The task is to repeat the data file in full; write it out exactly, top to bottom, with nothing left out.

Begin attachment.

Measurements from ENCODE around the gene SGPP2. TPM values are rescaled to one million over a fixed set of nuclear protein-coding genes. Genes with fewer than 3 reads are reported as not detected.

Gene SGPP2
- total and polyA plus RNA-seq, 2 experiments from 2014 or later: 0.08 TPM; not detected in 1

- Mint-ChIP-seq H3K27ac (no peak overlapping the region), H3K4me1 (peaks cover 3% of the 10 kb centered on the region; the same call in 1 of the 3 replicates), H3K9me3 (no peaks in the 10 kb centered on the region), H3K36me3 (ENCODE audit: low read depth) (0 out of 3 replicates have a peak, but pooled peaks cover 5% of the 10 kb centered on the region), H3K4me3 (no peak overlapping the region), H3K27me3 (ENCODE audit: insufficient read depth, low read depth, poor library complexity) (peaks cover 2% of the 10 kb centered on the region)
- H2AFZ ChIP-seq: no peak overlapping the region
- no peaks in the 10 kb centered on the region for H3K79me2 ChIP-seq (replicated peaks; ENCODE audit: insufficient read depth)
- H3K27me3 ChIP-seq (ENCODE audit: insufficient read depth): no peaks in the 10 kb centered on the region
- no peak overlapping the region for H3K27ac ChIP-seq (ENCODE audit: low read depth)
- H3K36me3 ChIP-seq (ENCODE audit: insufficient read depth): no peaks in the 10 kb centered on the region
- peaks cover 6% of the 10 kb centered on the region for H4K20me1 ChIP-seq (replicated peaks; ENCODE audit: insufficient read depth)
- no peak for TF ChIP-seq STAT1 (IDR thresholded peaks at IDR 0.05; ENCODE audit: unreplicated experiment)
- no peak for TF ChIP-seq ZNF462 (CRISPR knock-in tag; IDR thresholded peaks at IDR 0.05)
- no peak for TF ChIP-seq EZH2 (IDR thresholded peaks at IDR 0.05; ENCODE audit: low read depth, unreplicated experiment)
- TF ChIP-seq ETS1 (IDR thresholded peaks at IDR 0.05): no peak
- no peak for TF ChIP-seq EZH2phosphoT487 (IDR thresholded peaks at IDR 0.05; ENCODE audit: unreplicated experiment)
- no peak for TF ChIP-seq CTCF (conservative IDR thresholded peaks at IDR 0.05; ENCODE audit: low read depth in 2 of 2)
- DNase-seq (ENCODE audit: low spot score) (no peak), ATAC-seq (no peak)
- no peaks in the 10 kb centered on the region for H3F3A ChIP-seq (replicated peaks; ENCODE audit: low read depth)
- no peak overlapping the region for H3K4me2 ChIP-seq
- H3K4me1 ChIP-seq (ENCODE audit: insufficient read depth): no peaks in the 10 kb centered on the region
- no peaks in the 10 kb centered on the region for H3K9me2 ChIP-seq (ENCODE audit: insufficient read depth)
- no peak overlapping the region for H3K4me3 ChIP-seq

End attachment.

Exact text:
Measurements from ENCODE around the gene SGPP2. TPM values are rescaled to one million over a fixed set of nuclear protein-coding genes. Genes with fewer than 3 reads are reported as not detected.

Gene SGPP2
- total and polyA plus RNA-seq, 2 experiments from 2014 or later: 0.08 TPM; not detected in 1

- Mint-ChIP-seq H3K27ac (no peak overlapping the region), H3K4me1 (peaks cover 3% of the 10 kb centered on the region; the same call in 1 of the 3 replicates), H3K9me3 (no peaks in the 10 kb centered on the region), H3K36me3 (ENCODE audit: low read depth) (0 out of 3 replicates have a peak, but pooled peaks cover 5% of the 10 kb centered on the region), H3K4me3 (no peak overlapping the region), H3K27me3 (ENCODE audit: insufficient read depth, low read depth, poor library complexity) (peaks cover 2% of the 10 kb centered on the region)
- H2AFZ ChIP-seq: no peak overlapping the region
- no peaks in the 10 kb centered on the region for H3K79me2 ChIP-seq (replicated peaks; ENCODE audit: insufficient read depth)
- H3K27me3 ChIP-seq (ENCODE audit: insufficient read depth): no peaks in the 10 kb centered on the region
- no peak overlapping the region for H3K27ac ChIP-seq (ENCODE audit: low read depth)
- H3K36me3 ChIP-seq (ENCODE audit: insufficient read depth): no peaks in the 10 kb centered on the region
- peaks cover 6% of the 10 kb centered on the region for H4K20me1 ChIP-seq (replicated peaks; ENCODE audit: insufficient read depth)
- no peak for TF ChIP-seq STAT1 (IDR thresholded peaks at IDR 0.05; ENCODE audit: unreplicated experiment)
- no peak for TF ChIP-seq ZNF462 (CRISPR knock-in tag; IDR thresholded peaks at IDR 0.05)
- no peak for TF ChIP-seq EZH2 (IDR thresholded peaks at IDR 0.05; ENCODE audit: low read depth, unreplicated experiment)
- TF ChIP-seq ETS1 (IDR thresholded peaks at IDR 0.05): no peak
- no peak for TF ChIP-seq EZH2phosphoT487 (IDR thresholded peaks at IDR 0.05; ENCODE audit: unreplicated experiment)
- no peak for TF ChIP-seq CTCF (conservative IDR thresholded peaks at IDR 0.05; ENCODE audit: low read depth in 2 of 2)
- DNase-seq (ENCODE audit: low spot score) (no peak), ATAC-seq (no peak)
- no peaks in the 10 kb centered on the region for H3F3A ChIP-seq (replicated peaks; ENCODE audit: low read depth)
- no peak overlapping the region for H3K4me2 ChIP-seq
- H3K4me1 ChIP-seq (ENCODE audit: insufficient read depth): no peaks in the 10 kb centered on the region
- no peaks in the 10 kb centered on the region for H3K9me2 ChIP-seq (ENCODE audit: insufficient read depth)
- no peak overlapping the region for H3K4me3 ChIP-seq